Quite possibly for the first time in history, the available supply of professional service providers exceeds the demand for their services. This is a rather lofty statement. After all, for well over a decade in the Western world we’ve decreed it “a services economy.” We’ve pushed our youth to attain college and professional degrees, often burdening themselves with massive debt—sometimes in excess of $100,000—in search of a better future. And, as it turns out, we delivered. The service economy is here, and now in many areas of professional services we have more service providers than we need.
An Oversupply of Talent
While all recessions affect the majority of segments in the economy, generally the impact on the professional services industry has been modest at best. Not so in the great recession. In June 2011, The New York Times reported that the number of new lawyers passing the bar exceeded the number of estimated jobs available by over 25,000 people. In New York City in 2009 alone, the number of new attorneys passing the bar was over four times the number of estimated job openings for the next 5 years. While other professional services, like engineering consulting, are faring better, most all have seen downward pressure on fees and margins.
The Problem with Stretching Your Skills
Unfortunately, based on conversations I’ve had with industry professionals, it seems a lot of firms are responding by stretching into new markets and service offerings. In fact, the Marketing Director of a 150 person structural engineering firm informed me a few weeks back that he sees fewer specialized firms competing for business today than he did before the recession. While responding to changing client needs with new products and services can often be a good thing, stretching the firm’s capabilities beyond its proven area of expertise without considering the strategic implications is not. Stretching the firm’s resources into unchartered markets and services only serves to heighten fee pressure — without proven expertise, the firm is left with little else to compete on other than price. This is, of course, a downward spiral. Cutting fees only serves to reduce profits and weaken the firm’s ability to build the expertise necessary to compete within the desired new space. Whenever possible, the best response to fewer opportunities is to establish a more narrow focus to maintain expert positioning, drive demand from broader geographic markets and protect fees.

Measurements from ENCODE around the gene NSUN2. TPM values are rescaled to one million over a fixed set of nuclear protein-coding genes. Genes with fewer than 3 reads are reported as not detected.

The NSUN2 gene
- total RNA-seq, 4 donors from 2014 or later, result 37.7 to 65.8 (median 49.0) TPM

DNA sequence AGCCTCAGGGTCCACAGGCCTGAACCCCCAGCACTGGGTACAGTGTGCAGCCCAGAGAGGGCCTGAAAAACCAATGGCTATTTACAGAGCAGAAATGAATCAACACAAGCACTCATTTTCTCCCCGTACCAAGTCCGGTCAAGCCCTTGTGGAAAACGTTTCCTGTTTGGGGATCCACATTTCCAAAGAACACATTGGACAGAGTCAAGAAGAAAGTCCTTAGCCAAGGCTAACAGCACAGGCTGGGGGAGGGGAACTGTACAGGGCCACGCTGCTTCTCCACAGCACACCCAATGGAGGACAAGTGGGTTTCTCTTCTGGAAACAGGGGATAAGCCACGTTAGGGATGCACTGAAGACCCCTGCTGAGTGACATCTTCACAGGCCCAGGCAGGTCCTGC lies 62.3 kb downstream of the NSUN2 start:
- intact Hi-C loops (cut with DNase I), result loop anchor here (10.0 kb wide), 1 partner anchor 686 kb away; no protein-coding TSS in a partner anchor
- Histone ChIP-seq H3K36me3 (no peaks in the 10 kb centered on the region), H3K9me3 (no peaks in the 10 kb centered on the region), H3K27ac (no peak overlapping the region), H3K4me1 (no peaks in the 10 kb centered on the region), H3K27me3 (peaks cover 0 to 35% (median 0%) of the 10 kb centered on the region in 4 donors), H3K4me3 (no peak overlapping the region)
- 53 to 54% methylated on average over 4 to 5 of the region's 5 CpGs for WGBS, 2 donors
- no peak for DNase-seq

Clients Clamor for Expert Guidance
Regardless of the industry, regardless of the service, specialists tend to be growing, thriving or demanding higher fees for their services.
One of our engineering firm clients recently told me of an engineering consultant they occasionally hire out of Australia with a specialized skill that renders him “one of two people in the world” with the expertise to perform the task at hand. The consultant charges a flat fee for the engagement and essentially has positioned himself as indispensable to the client.
In the depths of the recession, I shared a coffee with a seasoned, executive-level, sales manager. A proven performer with “big name” B2B sales experience, and he’d been out of work for over 6 months. I found this quite odd. After all, great sales people are in demand in any market. So, I pushed a little bit. Turns out, he’d been in consideration for multiple jobs. But, in the end, he’d lose the job to someone with the most direct experience within the company’s industry vertical. There were a lot of executive-level, proven sales managers on the block – in the absence of better insight, the hiring manager picked the folks with the most industry experience on hand.
About six months ago, one of our technology clients was seeking out a new CPA relationship and he asked me for some suggestions. I recommended a few local firms we’ve known, worked with, or respected for years. After a little due diligence, the client partnered with a CPA firm out of Michigan that specialized in working with software companies and technology start-ups. In the end, the proven expertise of the lesser known specialist trumped the referral of a trusted advisor.
Now is the Time to Focus and Position Your Firm
As recently as five years ago, an engineering degree and a license to practice sufficed as the basis for a successful, profitable engineering firm. The principal of a 50-person, multi-market structural engineering firm told me a few weeks ago that many structural engineering firms didn’t even have a business development function as recently as 2008. The great recession not only wiped those days away, they’re not likely coming back. Economists from the Institute for Trend Research forecast a mild recession in the second half of 2013. Focused professional service firms will be poised to capitalize on this opportunity by laying the groundwork for a specialist, expert-based positioning now. Those who fail to move in the next twelve months are likely to experience more aggressive fee pressure, less relevancy with their clients, and a greater likelihood of contraction or, worse yet, business failure.
Rampell, Catherine. The New York Times. Economix Blog. “The Lawyer Surplus. State by State.” June 27, 2011.